Matthew Lombardi has been clogging for half his life and it all started because he’s an ardent FSU Seminole fan. “I went to a Downtown GetDown and there was a clogging performance.” Jeff Wood, founder of the local Mountain Dew Clogging organization, handed Matthew a flyer inviting him to attend a beginner’s class. “I’ve been doing it ever since,” he said.
A sixth-grader at Swift Creek Middle School, Matthew has come to love this uniquely American dance form and he’s upholding a centuries-old tradition that began in the mountains of Appalachia. Originally accompanied by rousing fiddle and bluegrass music, the foot-tapping was a means of personal expression.
That spirit continues into the modern era, with a new generation of cloggers like Matthew putting their own spin on it.
“I like to do my own choreography,” said Matthew. “I started making up moves and eventually, I put the moves together. I created my first piece when I was 5. I use clogging steps like mountain goats, crosses and windmills in my choreography.”
Wood can identify with Matthew’s inclination to innovate. “I started clogging when I was 12 and we traveled all over the South doing shows and competitions.” His team mainly danced to bluegrass and country music but Wood recalled that he “would craft routines to rock and even classical music. “I’m 50 now and all these years I’ve been working at evolving things to be able to connect with people.”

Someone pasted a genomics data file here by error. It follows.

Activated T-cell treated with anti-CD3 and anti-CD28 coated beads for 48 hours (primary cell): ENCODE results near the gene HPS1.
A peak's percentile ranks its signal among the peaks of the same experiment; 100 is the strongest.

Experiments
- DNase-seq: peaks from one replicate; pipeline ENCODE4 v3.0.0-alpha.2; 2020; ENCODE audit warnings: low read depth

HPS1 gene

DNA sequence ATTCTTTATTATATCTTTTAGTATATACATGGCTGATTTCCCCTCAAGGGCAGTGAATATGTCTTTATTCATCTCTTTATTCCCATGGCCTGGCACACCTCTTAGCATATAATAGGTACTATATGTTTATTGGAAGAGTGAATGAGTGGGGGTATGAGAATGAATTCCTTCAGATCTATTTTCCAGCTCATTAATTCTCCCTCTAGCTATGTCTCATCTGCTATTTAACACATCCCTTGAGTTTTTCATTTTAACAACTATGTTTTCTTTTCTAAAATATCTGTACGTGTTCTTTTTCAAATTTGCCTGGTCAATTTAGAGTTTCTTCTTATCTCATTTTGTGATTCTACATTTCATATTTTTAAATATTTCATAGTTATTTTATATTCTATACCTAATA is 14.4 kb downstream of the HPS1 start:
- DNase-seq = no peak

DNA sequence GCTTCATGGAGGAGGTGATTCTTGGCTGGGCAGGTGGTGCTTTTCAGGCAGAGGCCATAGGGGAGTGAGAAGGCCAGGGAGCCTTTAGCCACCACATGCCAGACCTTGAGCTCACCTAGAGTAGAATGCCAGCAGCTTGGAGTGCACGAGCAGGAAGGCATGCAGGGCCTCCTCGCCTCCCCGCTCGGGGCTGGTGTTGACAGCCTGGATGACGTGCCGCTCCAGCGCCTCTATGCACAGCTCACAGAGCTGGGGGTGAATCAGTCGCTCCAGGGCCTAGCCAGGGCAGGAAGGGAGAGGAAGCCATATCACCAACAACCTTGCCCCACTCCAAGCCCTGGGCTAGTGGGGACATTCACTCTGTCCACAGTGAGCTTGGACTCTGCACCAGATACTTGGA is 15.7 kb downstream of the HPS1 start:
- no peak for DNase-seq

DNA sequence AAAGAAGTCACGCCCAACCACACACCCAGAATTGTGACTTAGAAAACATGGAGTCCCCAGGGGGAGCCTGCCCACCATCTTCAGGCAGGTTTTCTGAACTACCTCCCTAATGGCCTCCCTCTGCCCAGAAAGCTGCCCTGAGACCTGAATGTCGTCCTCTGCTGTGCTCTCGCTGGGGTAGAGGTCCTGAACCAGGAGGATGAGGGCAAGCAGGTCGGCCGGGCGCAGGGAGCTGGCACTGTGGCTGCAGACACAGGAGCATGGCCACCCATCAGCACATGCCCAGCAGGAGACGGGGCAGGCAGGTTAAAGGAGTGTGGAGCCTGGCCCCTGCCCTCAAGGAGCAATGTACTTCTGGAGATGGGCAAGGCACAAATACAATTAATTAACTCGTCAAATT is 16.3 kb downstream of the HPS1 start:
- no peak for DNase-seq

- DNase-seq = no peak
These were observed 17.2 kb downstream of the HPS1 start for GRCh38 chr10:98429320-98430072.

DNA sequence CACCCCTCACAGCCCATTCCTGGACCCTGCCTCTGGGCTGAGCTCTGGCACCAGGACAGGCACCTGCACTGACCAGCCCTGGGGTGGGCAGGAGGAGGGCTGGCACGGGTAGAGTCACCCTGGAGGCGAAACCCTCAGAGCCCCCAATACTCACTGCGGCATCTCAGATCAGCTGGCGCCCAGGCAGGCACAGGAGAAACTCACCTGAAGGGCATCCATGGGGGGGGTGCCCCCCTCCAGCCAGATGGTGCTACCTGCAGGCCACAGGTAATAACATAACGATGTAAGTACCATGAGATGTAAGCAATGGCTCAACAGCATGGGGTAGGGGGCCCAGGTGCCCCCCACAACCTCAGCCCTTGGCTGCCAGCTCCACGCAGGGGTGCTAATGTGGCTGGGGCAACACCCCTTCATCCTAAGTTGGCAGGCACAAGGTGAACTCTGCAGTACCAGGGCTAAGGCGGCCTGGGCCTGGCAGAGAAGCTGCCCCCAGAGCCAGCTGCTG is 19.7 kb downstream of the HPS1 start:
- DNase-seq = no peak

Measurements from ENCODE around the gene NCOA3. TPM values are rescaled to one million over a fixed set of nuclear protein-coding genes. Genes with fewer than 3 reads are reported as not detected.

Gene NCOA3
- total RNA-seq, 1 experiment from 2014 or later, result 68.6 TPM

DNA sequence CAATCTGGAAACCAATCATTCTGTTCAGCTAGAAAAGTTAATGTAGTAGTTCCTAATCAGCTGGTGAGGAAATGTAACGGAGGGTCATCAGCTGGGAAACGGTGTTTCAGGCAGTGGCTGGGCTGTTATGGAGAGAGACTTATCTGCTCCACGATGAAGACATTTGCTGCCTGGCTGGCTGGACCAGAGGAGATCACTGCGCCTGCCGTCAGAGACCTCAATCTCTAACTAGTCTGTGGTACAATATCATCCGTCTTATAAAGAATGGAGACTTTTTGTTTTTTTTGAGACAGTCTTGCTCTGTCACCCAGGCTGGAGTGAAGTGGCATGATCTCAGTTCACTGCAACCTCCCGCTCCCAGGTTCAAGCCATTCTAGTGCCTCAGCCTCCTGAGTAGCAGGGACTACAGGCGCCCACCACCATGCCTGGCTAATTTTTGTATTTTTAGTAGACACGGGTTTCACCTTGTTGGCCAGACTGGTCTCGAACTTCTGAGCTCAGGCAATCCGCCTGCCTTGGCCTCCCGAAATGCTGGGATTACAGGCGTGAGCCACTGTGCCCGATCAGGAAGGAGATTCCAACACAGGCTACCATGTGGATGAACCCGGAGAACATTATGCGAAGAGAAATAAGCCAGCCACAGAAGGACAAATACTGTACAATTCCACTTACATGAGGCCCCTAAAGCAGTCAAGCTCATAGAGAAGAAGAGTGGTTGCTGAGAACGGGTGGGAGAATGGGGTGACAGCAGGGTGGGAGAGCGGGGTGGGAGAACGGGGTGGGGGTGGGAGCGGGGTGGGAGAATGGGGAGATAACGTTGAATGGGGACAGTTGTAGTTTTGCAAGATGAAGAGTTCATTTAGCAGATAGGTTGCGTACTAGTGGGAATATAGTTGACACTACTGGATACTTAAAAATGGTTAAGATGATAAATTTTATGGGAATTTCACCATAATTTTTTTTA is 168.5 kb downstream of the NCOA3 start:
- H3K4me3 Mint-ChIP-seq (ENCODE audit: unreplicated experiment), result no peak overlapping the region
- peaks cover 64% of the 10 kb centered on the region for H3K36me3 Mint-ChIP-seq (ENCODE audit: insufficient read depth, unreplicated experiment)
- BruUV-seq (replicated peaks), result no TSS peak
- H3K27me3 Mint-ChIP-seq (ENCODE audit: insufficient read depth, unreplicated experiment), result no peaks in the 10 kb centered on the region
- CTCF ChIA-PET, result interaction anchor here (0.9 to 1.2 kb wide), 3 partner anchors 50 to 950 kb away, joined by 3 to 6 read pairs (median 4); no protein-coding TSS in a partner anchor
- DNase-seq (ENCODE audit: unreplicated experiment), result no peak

That’s a big part of the Mountain Dew Clogging organization’s mission. The goal is to make the historic dance form as accessible as possible and the family oriented group is comprised of people from all over the Big Bend area. Participants
range in age from 5 years old and up and newcomers can learn the basics in the weekly beginner’s classes. Several of them are literally following in the footsteps of those who came before, including Georgia Lindsey. It was her dad who inspired her to start clogging. He and Wood were both on a competition team together years ago. Georgia, an 11th-grader at Leon High School, has been dancing most her life but decided to take a break. “I got burned out on regular dance and I was trying to figure out something to do in my free time to keep me in shape. Something fun though, because I don’t like working out,” she admitted. “I love this. It’s my one thing in the week that evens me out.”
Braeleigh Rushing is also part of a clogging lineage. “My dad clogged for a long time and when I was in first grade, I started,” she said. Now a fourth-grader at DeSoto Trail Elementary School, Braeleigh’s favorite part of clogging is that “we all get together and it’s very active and fun.”
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